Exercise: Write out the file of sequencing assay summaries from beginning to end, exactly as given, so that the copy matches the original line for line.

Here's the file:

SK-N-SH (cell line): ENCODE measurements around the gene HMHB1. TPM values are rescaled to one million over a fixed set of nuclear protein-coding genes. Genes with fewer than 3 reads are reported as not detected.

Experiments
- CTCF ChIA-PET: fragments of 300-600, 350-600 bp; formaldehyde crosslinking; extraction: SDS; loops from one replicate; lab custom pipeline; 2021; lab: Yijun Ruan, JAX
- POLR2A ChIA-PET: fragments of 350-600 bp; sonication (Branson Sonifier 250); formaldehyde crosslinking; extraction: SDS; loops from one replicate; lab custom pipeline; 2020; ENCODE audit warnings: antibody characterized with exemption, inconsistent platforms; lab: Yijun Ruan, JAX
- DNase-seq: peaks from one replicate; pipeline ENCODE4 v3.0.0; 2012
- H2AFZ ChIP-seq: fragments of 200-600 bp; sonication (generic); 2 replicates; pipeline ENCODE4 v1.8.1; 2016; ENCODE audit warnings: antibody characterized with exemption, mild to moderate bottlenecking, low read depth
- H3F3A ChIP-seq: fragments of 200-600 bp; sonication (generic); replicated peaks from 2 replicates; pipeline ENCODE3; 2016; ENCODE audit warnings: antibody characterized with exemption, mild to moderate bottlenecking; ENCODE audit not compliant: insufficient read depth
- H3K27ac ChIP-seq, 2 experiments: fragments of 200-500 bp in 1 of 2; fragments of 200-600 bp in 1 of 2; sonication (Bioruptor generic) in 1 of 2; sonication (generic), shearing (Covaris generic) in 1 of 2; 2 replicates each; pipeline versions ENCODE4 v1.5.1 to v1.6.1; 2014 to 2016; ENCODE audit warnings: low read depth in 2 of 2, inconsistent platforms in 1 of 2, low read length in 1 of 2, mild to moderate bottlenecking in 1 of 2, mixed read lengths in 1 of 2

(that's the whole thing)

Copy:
SK-N-SH (cell line): ENCODE measurements around the gene HMHB1. TPM values are rescaled to one million over a fixed set of nuclear protein-coding genes. Genes with fewer than 3 reads are reported as not detected.

Experiments
- CTCF ChIA-PET: fragments of 300-600, 350-600 bp; formaldehyde crosslinking; extraction: SDS; loops from one replicate; lab custom pipeline; 2021; lab: Yijun Ruan, JAX
- POLR2A ChIA-PET: fragments of 350-600 bp; sonication (Branson Sonifier 250); formaldehyde crosslinking; extraction: SDS; loops from one replicate; lab custom pipeline; 2020; ENCODE audit warnings: antibody characterized with exemption, inconsistent platforms; lab: Yijun Ruan, JAX
- DNase-seq: peaks from one replicate; pipeline ENCODE4 v3.0.0; 2012
- H2AFZ ChIP-seq: fragments of 200-600 bp; sonication (generic); 2 replicates; pipeline ENCODE4 v1.8.1; 2016; ENCODE audit warnings: antibody characterized with exemption, mild to moderate bottlenecking, low read depth
- H3F3A ChIP-seq: fragments of 200-600 bp; sonication (generic); replicated peaks from 2 replicates; pipeline ENCODE3; 2016; ENCODE audit warnings: antibody characterized with exemption, mild to moderate bottlenecking; ENCODE audit not compliant: insufficient read depth
- H3K27ac ChIP-seq, 2 experiments: fragments of 200-500 bp in 1 of 2; fragments of 200-600 bp in 1 of 2; sonication (Bioruptor generic) in 1 of 2; sonication (generic), shearing (Covaris generic) in 1 of 2; 2 replicates each; pipeline versions ENCODE4 v1.5.1 to v1.6.1; 2014 to 2016; ENCODE audit warnings: low read depth in 2 of 2, inconsistent platforms in 1 of 2, low read length in 1 of 2, mild to moderate bottlenecking in 1 of 2, mixed read lengths in 1 of 2